Posted on 07/14/2015
Americans are not eating enough fruits and vegetables according to a recent government report by the U.S. Centers for Disease Control and Prevention (CDC). It’s not too shocking considering the rates of obesity and obesity related deaths in our country.
The recommended dietary guidelines are for people to get a cup and a half to two cups of fruit every day and two to three cups of vegetables per day. However, three-quarters of us are not eating that much fruit and 87 percent fall short of eating enough vegetables.
The results from the data show how Americans by and large are not meeting that goal; fewer than 18 percent of adults in each state consumed enough fruit and fewer than 14 percent consumed enough vegetables.
The findings were based on response of nearly 400,000 adults from all 50 states. Rates varied by state, with all findings on the low end of the daily recommendations. Participants were asked about their consumption of whole fruits, 100 percent fruit juice, beans and vegetables over the past 30 days. French fries and other fried potato food were not considered vegetables.
The worst offenders were Mississippi with only 5.5 percent of respondents meeting the recommendations for vegetables, followed closely by Oklahoma at 5.8 percent. Tennessee was the worst state for fruit intake with only 7.5 percent of participants consuming enough fruit.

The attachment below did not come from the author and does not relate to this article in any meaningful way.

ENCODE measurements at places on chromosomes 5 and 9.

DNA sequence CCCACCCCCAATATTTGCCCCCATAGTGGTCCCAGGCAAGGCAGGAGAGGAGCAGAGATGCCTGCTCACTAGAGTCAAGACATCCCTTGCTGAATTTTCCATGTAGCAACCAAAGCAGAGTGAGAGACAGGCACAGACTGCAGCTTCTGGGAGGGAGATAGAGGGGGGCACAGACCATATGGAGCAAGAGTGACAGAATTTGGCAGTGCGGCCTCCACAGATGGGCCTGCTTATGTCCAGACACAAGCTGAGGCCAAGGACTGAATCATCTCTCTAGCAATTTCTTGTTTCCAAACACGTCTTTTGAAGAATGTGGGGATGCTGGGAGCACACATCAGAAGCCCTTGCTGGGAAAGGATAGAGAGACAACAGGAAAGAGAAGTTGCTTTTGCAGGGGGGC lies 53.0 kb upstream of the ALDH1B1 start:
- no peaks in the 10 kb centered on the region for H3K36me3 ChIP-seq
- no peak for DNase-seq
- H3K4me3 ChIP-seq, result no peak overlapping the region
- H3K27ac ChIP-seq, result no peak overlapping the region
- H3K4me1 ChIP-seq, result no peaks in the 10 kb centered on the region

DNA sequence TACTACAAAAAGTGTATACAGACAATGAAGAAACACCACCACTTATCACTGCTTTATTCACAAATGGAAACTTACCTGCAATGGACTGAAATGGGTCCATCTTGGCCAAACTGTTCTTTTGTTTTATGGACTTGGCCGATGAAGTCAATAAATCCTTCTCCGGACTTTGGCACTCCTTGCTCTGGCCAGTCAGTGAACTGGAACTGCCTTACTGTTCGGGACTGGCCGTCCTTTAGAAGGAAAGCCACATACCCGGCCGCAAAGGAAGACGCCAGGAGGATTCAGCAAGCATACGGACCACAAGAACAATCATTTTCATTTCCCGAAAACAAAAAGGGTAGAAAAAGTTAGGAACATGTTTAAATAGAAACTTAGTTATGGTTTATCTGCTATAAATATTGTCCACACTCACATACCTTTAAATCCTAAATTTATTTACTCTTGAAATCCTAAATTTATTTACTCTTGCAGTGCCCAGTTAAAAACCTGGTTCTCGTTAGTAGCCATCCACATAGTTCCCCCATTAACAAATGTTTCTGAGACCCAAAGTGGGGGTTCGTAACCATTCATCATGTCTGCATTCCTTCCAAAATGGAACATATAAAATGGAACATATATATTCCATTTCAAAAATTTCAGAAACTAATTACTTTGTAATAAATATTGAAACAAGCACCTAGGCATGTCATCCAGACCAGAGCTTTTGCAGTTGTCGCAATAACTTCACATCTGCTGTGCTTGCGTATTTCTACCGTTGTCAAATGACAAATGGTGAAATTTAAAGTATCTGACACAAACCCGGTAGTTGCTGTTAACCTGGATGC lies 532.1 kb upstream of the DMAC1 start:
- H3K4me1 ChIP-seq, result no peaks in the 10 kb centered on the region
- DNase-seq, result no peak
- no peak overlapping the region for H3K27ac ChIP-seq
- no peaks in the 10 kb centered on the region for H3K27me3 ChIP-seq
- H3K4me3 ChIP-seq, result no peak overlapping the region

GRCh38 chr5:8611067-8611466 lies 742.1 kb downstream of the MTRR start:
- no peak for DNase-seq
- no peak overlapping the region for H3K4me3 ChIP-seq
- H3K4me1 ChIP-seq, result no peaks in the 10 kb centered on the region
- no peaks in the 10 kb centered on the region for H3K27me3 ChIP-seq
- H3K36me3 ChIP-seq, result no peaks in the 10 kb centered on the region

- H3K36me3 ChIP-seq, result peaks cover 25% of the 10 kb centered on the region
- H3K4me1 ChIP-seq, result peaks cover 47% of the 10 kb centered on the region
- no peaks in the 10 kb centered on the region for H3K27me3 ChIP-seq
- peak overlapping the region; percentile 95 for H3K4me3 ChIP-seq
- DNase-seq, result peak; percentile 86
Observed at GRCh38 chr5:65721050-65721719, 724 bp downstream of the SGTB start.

It’s been proven that people who eat the recommended amount of fruits and vegetables, just five servings per day, reduce their risk for cancer, heart disease, stroke, type II diabetes and other conditions.
Coincidently, there’s also a study that found that people who consumed seven or more servings of fruits and vegetables per day were 42 percent less likely to die from any cause over the next eight years compared to those who ate less than one serving a day.
The bottom line…do as your mother told you to do years ago, “Eat your vegetables (and fruit too)!” It’s proven that eating fresh produce has numerous health benefits including preventing disease and premature death.
Interested in reading more? The findings were published in the July 9 issue of the CDC’s Morbidity and Mortality Weekly Report.
When it comes to healthy, balanced meals, Seattle Sutton has 30 years of experience in assisting clients in reaching their weight loss goals. From traditional meals to vegetarian options, Seattle Sutton has it all!
She made healthy eating her mission in life long before anyone else did, in hopes of helping her own obese father. A registered nurse by training and entrepreneur at heart, she lives, eats and breathes everything about healthy eating and helping to improve people’s eating habits and overall health. She enjoys never having to bother with grocery shopping, cooking and counting calories. Her favorite SSHE meal, although it’s hard to pick just one, is the Potato Gnocchi with Basil Pesto Sauce.